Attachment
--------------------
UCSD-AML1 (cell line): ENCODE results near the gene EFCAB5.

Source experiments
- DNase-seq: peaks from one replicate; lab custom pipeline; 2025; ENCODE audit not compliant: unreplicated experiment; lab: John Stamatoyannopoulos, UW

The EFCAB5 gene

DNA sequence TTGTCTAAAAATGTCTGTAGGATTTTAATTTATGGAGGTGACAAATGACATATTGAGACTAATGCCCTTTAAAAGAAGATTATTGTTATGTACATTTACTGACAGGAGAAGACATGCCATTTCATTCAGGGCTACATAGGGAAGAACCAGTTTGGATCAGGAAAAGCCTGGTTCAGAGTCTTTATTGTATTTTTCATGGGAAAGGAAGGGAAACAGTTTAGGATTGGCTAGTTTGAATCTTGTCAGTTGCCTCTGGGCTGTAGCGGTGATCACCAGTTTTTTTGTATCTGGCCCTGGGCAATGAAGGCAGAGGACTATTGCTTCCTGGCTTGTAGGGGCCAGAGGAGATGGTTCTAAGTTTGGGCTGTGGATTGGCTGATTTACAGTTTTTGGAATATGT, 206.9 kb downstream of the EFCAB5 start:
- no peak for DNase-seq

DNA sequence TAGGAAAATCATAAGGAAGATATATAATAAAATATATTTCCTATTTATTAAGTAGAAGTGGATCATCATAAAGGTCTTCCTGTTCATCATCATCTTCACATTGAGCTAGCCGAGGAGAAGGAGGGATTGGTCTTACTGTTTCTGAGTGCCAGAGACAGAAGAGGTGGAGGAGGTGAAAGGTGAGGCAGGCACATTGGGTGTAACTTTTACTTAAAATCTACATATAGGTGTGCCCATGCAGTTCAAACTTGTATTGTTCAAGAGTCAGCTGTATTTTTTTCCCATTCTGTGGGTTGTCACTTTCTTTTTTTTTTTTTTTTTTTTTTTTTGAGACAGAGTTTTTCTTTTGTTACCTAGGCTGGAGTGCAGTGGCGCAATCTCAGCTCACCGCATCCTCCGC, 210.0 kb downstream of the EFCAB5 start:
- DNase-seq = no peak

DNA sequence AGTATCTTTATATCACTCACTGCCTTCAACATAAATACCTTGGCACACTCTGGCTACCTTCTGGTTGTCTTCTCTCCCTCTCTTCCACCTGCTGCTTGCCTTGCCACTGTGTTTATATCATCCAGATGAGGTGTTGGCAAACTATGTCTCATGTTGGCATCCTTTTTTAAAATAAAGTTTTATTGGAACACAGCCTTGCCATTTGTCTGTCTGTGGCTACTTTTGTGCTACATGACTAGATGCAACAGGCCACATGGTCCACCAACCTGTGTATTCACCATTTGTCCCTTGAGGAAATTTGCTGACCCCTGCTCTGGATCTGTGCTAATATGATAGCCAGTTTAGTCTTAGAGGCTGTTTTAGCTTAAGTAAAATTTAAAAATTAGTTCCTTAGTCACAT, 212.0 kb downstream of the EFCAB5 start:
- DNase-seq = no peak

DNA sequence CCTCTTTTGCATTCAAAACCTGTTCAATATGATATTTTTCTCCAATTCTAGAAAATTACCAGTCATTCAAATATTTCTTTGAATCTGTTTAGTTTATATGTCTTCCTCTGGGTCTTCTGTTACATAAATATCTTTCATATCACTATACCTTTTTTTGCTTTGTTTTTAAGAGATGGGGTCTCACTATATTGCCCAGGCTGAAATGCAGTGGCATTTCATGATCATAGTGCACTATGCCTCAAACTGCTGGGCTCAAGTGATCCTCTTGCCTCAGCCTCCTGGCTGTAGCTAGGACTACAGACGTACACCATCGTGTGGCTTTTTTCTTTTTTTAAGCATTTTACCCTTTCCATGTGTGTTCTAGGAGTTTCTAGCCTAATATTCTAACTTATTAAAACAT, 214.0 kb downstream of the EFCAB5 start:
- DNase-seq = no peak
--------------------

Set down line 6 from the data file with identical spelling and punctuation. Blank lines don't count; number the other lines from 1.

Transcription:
- no peak for DNase-seq